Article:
High quality healthcareMay 2012
Advances in medical science, technology and clinical best practice are making healthcare safer, more precise and effective. However, despite these advances poor quality persists. As the Institute of Medicine found in its report To Err is Human: “healthcare is a decade or more behind other high-risk industries in its attention to ensuring basic safety”.
The need to improve quality and root out poor performance is not new to the NHS – Ara Darzi’s work in the last Parliament stands out. But now with the NHS needing to deliver better quality at lower cost, the challenge has intensified. The publication of the Francis Inquiry on Mid Staffordshire Hospital later this year will further concentrate the minds of policy makers to the issues of quality, failure and regulation.
The solutions many people offer for these problems involve increases in inputs. To maintain and improve quality and access many still argue the NHS needs more doctors, more nurses and more regulation. The Francis Inquiry has revived demands for minimum nursing ratios in hospital wards, while professional associations advocate “consultant provided care” to ensure patients are treated by the most expensive experts. Statutory regulation of healthcare assistants and managers are also on the agenda. The Prime Minister has signalled that he wants nurses to dedicate more of their time to patients and has championed “old-fashioned nursing”. However the answer is not more staff or more regulation. Now that the money has run out the NHS needs new ways to deliver better for less.
Real choice has the potential to improve quality. The most powerful form of choice is for patients to take their business to another provider. If a provider has a monopoly on the supply of a service, it can ignore the complaints of its users with relative impunity. Only if it knows that the dissatisfied can go elsewhere does it really have an incentive to improve. Choice requires alternative providers and, as in consumer markets, it also calls for relevant and accessible information about clinical outcomes. People should be able to learn about anything that effects their lives; systematically measuring and publishing information about performance leads to improvements in performance. We need a transformation in transparency and accountability.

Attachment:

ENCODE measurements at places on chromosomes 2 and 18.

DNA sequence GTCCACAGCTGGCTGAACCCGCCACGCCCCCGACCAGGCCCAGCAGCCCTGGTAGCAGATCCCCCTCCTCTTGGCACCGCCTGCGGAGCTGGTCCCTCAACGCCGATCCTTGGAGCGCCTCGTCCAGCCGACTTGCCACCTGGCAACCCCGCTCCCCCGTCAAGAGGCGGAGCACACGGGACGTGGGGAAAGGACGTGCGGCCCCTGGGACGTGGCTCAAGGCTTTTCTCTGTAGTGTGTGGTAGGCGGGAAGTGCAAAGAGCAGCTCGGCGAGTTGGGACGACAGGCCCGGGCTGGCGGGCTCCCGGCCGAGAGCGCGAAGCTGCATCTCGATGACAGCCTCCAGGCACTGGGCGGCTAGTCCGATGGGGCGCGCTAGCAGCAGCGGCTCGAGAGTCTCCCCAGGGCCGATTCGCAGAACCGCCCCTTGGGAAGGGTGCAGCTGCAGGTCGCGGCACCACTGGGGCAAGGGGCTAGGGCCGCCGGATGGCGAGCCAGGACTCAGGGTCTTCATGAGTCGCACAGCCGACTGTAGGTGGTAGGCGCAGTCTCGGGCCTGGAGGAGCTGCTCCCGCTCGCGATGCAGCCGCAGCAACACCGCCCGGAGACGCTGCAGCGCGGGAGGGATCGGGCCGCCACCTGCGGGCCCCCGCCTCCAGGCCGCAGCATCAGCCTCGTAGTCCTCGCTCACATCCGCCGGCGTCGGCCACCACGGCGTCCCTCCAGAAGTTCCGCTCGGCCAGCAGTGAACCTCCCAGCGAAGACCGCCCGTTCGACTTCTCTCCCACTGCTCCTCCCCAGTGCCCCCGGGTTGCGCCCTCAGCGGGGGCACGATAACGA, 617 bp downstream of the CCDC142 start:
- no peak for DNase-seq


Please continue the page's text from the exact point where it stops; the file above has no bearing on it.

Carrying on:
Aligning clinical and financial decision making is the core principle behind the Government’s reforms to the NHS. But for doctors and nurses responsibility must accompany power and the new clinical leaders must be held accountable for quality and cost. Clinicians as leaders can start to champion new ways of delivering quality care for less and make clinically led service redesign a reality. The test of leadership will also be for clinicians to challenge professional assumptions of “who can do what” and look to innovative new models of care that are less trapped in the old professional boundaries.
Some have argued that the NHS will not be able to improve or even maintain quality while delivering £20 billion of productivity savings during this Parliament. Yet better care should cost less – and does, as high performing healthcare organisations around the world demonstrate. The case that hospital reconfiguration can save lives and save money has been well made. The NHS now needs to focus on value as the quality of outcomes achieved for patients over total cost of a full cycle of care, not just discrete, episodic interventions. This calls for fundamental change to the measurement of performance within the traditional care delivery models. Without addressing hospitals that are not financially or clinically sustainable the NHS will not be able to deliver the promise of value.
While the Government looks for quick fixes to improve value and quality in the NHS, the financial pressures facing the health service will only increase in the years ahead, with the potential for real terms spending cuts during the next Spending Review. As money gets tight the NHS will need to transform to meet the long term need to make quality healthcare sustainable. Only by reforms to front line services and rethinking how, where and by whom is care provided can the NHS deliver its long stated ambition of high quality care for all.